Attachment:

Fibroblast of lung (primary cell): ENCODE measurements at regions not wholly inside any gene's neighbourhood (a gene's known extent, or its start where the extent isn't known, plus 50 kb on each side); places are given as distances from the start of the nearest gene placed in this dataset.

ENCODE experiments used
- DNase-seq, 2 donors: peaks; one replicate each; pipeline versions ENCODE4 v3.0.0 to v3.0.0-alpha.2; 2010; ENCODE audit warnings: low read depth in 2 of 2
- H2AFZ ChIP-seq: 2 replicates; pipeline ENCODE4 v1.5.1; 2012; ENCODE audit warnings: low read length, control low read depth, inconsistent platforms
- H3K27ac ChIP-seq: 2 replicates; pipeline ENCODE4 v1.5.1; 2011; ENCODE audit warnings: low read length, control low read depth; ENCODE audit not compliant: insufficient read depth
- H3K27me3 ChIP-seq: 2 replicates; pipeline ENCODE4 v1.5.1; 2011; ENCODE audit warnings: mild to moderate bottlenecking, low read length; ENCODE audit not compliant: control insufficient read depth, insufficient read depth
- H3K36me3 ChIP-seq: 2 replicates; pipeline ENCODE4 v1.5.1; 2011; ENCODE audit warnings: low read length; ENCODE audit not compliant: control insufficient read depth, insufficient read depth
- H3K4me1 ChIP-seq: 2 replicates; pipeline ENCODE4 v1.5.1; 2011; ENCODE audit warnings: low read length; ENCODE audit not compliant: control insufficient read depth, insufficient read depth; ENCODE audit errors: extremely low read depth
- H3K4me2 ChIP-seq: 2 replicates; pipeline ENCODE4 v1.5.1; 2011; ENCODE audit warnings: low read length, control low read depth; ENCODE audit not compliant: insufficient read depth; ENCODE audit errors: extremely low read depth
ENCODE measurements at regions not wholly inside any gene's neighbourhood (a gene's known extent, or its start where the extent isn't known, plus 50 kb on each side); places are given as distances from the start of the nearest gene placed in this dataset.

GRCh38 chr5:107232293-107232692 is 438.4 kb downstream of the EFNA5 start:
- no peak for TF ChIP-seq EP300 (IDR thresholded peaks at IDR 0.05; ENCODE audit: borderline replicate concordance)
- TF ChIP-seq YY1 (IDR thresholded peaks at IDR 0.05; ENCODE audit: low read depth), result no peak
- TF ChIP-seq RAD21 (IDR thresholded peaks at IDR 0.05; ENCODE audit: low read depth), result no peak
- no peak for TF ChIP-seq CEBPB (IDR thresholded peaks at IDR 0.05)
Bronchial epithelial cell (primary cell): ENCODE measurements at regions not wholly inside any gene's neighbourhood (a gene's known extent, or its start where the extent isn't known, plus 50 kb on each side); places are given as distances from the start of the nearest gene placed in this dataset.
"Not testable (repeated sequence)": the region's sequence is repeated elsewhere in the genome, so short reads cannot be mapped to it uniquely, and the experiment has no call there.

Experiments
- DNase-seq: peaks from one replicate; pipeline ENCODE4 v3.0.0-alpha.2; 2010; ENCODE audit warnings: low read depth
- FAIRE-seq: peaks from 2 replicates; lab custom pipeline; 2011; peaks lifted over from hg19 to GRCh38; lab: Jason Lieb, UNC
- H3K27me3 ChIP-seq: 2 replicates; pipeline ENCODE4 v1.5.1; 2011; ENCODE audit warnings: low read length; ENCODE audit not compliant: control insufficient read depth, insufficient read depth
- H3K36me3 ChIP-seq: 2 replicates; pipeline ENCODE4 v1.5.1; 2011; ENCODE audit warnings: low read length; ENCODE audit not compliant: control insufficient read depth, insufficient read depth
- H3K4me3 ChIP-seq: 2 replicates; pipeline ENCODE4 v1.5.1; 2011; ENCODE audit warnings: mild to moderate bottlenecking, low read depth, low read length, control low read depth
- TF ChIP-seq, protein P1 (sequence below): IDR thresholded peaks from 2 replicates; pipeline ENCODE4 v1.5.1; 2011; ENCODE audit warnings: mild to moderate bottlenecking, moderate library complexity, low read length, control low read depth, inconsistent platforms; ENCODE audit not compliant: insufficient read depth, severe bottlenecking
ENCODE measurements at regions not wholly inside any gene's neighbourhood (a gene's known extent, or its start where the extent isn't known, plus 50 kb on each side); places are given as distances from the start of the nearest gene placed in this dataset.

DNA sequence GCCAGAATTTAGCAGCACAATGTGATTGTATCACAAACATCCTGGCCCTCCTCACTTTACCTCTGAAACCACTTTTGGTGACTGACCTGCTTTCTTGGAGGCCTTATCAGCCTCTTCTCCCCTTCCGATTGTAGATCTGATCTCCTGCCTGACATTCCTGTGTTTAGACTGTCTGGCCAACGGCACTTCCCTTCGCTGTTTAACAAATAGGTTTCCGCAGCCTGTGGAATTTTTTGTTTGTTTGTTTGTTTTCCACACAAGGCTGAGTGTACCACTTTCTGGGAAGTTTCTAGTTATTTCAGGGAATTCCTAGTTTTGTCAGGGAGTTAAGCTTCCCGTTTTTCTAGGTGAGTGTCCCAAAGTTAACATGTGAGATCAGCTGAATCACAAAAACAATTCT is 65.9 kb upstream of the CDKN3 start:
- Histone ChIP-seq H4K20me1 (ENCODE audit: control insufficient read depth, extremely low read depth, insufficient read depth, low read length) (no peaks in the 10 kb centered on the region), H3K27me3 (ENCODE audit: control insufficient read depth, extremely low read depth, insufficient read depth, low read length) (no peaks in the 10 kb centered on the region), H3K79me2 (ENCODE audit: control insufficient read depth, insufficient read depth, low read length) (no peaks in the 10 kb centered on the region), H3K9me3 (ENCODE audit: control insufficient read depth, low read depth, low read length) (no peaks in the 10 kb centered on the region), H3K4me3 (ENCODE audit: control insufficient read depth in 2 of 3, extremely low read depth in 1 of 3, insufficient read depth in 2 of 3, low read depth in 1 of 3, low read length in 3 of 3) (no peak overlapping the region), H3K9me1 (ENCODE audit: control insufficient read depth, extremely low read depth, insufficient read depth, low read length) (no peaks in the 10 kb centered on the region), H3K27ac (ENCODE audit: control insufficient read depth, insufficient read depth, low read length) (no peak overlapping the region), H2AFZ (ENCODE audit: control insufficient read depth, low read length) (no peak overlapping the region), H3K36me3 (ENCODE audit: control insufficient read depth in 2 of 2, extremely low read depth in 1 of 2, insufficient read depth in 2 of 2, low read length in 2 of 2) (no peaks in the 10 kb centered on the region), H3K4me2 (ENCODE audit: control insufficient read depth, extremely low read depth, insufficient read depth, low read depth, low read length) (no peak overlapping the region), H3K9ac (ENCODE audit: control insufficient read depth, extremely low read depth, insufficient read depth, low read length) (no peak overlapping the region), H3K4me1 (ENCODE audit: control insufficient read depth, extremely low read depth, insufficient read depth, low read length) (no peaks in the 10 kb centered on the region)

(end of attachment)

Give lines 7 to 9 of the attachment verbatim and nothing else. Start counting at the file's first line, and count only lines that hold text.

- H3K36me3 ChIP-seq: 2 replicates; pipeline ENCODE4 v1.5.1; 2011; ENCODE audit warnings: low read length; ENCODE audit not compliant: control insufficient read depth, insufficient read depth
- H3K4me1 ChIP-seq: 2 replicates; pipeline ENCODE4 v1.5.1; 2011; ENCODE audit warnings: low read length; ENCODE audit not compliant: control insufficient read depth, insufficient read depth; ENCODE audit errors: extremely low read depth
- H3K4me2 ChIP-seq: 2 replicates; pipeline ENCODE4 v1.5.1; 2011; ENCODE audit warnings: low read length, control low read depth; ENCODE audit not compliant: insufficient read depth; ENCODE audit errors: extremely low read depth